In an expansive narrative, noted labor leader Jesus Salas shares an insider's look at the farm workers movement, from its roots in southern political uprising to its lasting legacy of activism. During his childhood, Salas and his family joined the migrant workers who traveled from their hometown in Texas to work on farms in Wisconsin, Illinois, and other states. In riveting detail, he describes the brutal working conditions and overcrowded labor camps experienced by the Mexican American workers who fueled the Midwest's agriculture industry.
Taking inspiration from Cesar Chavez, as a young man Salas and others led a historic march from Wautoma to Madison to demand that lawmakers address rampant violations of Wisconsin's minimum wage laws and housing codes. These young labor leaders founded Obreros Unidos-"Workers United"- to continue the fight for fairness and respect, as well as to provide much-needed services to migrant families. This memoir of a transnational movement details how their work went beyond the fields to have lasting impacts on representation in community organizations and access to services and education, empowering Chicago and Latino Americans for generations to come.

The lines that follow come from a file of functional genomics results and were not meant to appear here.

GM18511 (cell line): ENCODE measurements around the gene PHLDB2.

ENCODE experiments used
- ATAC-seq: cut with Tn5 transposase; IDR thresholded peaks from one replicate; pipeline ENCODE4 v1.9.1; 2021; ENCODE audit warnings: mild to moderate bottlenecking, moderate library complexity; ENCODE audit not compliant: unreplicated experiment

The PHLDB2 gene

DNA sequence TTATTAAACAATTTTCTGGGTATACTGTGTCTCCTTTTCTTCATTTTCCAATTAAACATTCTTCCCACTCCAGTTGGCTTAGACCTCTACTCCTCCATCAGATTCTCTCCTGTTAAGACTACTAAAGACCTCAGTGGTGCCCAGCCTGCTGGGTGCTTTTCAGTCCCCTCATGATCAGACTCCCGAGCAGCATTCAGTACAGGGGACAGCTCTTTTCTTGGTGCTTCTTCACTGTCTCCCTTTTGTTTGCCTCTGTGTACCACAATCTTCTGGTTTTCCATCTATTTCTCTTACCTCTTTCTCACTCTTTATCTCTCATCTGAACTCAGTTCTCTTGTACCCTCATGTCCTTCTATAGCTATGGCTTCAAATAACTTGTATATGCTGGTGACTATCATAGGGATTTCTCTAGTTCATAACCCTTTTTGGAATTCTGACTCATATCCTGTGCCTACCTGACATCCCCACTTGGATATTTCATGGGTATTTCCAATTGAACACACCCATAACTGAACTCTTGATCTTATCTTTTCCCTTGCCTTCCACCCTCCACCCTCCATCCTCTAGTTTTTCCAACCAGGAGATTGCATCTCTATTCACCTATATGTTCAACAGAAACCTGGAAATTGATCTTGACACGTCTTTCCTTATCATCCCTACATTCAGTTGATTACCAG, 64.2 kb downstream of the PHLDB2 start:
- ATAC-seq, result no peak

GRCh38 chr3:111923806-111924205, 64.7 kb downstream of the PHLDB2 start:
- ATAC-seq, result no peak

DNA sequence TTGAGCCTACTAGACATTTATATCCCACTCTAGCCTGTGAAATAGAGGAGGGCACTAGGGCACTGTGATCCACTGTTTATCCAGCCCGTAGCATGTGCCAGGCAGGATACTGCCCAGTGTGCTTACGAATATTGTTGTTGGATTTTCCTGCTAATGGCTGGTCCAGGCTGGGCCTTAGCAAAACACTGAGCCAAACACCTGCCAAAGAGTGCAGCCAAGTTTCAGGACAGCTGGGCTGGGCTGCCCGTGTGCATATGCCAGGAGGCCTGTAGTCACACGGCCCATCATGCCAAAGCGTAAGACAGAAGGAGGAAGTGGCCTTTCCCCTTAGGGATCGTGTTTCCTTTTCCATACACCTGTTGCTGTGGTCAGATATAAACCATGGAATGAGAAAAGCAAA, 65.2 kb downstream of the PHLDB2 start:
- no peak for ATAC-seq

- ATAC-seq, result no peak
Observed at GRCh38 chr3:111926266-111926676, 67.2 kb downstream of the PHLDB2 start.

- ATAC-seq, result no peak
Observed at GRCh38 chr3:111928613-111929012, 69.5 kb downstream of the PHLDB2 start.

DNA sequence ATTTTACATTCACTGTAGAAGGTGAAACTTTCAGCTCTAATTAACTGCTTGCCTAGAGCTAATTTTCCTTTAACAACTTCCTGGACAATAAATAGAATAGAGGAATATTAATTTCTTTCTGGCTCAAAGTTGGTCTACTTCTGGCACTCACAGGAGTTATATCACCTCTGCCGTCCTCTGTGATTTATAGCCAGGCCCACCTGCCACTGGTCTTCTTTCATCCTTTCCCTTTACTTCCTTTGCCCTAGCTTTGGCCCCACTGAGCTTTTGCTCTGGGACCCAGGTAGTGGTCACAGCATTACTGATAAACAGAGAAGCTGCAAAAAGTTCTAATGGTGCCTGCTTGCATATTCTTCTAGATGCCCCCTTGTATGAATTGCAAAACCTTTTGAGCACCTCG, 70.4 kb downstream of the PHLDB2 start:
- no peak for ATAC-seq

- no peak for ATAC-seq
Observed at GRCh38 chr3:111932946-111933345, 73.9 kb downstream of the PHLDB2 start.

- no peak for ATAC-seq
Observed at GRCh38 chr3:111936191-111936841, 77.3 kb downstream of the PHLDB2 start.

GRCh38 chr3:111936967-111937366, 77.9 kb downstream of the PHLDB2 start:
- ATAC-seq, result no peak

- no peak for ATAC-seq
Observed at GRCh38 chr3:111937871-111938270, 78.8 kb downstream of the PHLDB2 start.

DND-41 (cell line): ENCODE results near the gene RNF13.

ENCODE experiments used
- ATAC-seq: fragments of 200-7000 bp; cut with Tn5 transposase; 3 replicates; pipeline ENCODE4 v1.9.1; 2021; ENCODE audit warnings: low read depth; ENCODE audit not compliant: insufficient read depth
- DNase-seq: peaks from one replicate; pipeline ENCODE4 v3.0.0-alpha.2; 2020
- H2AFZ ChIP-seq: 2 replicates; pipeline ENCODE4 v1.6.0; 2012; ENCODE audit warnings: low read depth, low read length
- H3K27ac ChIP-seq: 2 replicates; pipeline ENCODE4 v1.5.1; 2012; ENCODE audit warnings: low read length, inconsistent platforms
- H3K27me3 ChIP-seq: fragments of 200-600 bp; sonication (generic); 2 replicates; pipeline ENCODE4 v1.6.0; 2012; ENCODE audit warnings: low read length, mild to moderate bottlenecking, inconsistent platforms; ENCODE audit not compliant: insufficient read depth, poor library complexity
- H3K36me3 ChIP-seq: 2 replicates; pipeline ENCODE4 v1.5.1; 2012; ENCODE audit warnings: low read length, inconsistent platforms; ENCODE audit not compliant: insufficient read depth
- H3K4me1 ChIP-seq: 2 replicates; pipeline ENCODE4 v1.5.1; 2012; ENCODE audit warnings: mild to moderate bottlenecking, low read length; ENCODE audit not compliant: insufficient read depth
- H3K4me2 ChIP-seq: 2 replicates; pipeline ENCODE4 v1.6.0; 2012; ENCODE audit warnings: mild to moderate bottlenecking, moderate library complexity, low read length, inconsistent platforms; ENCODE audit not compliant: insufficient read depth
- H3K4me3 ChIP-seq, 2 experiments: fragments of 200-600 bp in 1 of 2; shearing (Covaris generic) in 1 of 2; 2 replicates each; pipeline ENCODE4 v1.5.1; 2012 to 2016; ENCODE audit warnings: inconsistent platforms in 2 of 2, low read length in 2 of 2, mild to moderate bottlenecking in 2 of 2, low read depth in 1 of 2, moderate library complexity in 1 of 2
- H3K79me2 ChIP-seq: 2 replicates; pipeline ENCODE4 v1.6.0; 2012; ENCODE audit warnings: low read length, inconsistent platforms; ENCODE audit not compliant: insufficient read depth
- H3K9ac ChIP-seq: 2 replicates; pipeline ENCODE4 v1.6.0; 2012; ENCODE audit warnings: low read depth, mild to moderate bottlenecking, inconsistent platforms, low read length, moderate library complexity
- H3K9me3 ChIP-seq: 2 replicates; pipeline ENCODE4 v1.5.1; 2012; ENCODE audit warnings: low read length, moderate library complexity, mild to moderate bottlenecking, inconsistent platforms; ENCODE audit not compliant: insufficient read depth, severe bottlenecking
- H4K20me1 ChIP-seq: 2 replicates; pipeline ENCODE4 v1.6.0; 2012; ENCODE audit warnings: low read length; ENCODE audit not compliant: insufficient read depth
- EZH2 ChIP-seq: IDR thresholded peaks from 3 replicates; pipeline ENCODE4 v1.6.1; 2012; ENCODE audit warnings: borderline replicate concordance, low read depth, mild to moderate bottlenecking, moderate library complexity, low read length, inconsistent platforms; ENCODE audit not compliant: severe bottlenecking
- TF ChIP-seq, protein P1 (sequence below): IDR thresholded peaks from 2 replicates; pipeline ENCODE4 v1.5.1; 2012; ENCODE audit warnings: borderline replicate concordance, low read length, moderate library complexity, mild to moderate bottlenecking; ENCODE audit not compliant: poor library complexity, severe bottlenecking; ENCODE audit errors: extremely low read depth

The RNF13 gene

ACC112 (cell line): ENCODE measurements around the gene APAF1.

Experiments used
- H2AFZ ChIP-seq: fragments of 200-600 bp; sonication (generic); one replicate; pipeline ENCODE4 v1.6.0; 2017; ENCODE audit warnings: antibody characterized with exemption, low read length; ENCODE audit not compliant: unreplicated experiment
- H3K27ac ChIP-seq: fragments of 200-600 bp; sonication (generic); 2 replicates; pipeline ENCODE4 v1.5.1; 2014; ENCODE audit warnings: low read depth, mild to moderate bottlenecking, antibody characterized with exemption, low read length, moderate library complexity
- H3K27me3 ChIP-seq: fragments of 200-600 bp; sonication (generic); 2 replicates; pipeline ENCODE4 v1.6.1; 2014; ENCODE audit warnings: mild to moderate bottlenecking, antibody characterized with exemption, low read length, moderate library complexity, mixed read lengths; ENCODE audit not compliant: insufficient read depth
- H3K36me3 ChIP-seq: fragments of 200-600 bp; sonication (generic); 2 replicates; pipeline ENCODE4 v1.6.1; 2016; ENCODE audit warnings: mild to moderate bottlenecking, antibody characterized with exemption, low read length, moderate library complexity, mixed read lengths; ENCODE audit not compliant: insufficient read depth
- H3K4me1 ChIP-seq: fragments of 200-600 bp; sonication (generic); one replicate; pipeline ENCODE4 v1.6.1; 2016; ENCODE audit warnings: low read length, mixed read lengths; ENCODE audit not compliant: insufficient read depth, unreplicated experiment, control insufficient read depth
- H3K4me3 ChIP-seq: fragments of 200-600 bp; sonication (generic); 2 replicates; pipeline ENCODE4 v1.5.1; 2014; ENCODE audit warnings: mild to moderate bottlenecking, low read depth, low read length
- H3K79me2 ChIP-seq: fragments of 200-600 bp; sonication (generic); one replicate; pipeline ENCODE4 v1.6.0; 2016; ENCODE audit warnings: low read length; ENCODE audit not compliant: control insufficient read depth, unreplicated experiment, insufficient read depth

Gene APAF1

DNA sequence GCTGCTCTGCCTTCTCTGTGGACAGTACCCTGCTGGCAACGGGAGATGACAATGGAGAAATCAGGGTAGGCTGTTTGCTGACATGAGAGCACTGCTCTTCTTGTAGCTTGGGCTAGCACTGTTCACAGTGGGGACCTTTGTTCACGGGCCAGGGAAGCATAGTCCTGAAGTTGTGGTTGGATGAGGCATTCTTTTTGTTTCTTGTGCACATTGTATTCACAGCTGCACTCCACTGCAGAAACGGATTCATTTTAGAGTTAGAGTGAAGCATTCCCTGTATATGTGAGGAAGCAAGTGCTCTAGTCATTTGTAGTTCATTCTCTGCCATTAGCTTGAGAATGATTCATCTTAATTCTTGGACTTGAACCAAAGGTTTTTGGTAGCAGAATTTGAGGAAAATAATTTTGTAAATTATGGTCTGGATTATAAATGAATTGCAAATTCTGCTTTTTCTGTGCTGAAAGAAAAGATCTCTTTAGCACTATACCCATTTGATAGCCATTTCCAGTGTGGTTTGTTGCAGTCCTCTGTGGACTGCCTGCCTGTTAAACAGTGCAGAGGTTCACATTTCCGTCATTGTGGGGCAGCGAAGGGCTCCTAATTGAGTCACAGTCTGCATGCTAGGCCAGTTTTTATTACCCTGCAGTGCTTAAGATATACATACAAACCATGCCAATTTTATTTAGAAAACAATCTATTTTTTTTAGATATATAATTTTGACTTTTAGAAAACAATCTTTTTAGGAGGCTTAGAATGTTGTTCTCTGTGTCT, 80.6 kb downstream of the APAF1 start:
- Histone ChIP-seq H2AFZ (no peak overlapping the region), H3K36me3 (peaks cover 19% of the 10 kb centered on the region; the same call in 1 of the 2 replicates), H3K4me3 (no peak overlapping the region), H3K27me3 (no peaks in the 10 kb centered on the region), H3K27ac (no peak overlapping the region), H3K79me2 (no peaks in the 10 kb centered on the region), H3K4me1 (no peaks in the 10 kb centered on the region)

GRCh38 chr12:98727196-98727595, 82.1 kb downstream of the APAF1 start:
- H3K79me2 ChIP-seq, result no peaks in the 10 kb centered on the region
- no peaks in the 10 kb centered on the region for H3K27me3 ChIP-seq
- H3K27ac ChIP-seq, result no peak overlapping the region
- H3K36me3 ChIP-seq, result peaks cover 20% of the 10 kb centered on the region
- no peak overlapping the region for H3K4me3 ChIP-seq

Jesus Salas cofounded Obreros Unidos and was the first Latin CEO of United Migrant Opportunity Services. He taught bilingual courses at Milwaukee Area Technical College for two decades and was a lecturer at UW-Madison and UW-Milwaukee. Salas lives in Milwaukee, where he continues to be active in Latino community organizations.